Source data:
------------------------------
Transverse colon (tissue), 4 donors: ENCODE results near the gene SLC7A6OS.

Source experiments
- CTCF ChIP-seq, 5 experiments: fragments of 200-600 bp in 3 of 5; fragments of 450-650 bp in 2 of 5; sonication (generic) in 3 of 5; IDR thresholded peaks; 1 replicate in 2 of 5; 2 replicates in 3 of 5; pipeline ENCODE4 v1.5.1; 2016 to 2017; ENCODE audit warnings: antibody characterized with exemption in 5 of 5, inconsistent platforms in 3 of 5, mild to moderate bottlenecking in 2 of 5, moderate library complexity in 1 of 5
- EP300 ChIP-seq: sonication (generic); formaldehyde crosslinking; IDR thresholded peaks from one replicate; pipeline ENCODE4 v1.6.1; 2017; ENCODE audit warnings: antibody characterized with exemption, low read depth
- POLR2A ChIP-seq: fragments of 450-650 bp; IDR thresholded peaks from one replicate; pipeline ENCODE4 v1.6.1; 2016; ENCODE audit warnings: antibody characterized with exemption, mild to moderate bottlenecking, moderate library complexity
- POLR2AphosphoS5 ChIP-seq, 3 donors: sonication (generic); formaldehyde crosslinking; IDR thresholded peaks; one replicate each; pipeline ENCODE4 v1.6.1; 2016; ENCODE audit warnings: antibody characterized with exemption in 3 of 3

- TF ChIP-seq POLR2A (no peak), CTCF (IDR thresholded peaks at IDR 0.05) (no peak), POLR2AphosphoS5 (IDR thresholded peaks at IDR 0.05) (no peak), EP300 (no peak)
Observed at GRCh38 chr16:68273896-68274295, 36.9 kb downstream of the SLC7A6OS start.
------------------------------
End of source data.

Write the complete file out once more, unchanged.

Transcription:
Transverse colon (tissue), 4 donors: ENCODE results near the gene SLC7A6OS.

Source experiments
- CTCF ChIP-seq, 5 experiments: fragments of 200-600 bp in 3 of 5; fragments of 450-650 bp in 2 of 5; sonication (generic) in 3 of 5; IDR thresholded peaks; 1 replicate in 2 of 5; 2 replicates in 3 of 5; pipeline ENCODE4 v1.5.1; 2016 to 2017; ENCODE audit warnings: antibody characterized with exemption in 5 of 5, inconsistent platforms in 3 of 5, mild to moderate bottlenecking in 2 of 5, moderate library complexity in 1 of 5
- EP300 ChIP-seq: sonication (generic); formaldehyde crosslinking; IDR thresholded peaks from one replicate; pipeline ENCODE4 v1.6.1; 2017; ENCODE audit warnings: antibody characterized with exemption, low read depth
- POLR2A ChIP-seq: fragments of 450-650 bp; IDR thresholded peaks from one replicate; pipeline ENCODE4 v1.6.1; 2016; ENCODE audit warnings: antibody characterized with exemption, mild to moderate bottlenecking, moderate library complexity
- POLR2AphosphoS5 ChIP-seq, 3 donors: sonication (generic); formaldehyde crosslinking; IDR thresholded peaks; one replicate each; pipeline ENCODE4 v1.6.1; 2016; ENCODE audit warnings: antibody characterized with exemption in 3 of 3

- TF ChIP-seq POLR2A (no peak), CTCF (IDR thresholded peaks at IDR 0.05) (no peak), POLR2AphosphoS5 (IDR thresholded peaks at IDR 0.05) (no peak), EP300 (no peak)
Observed at GRCh38 chr16:68273896-68274295, 36.9 kb downstream of the SLC7A6OS start.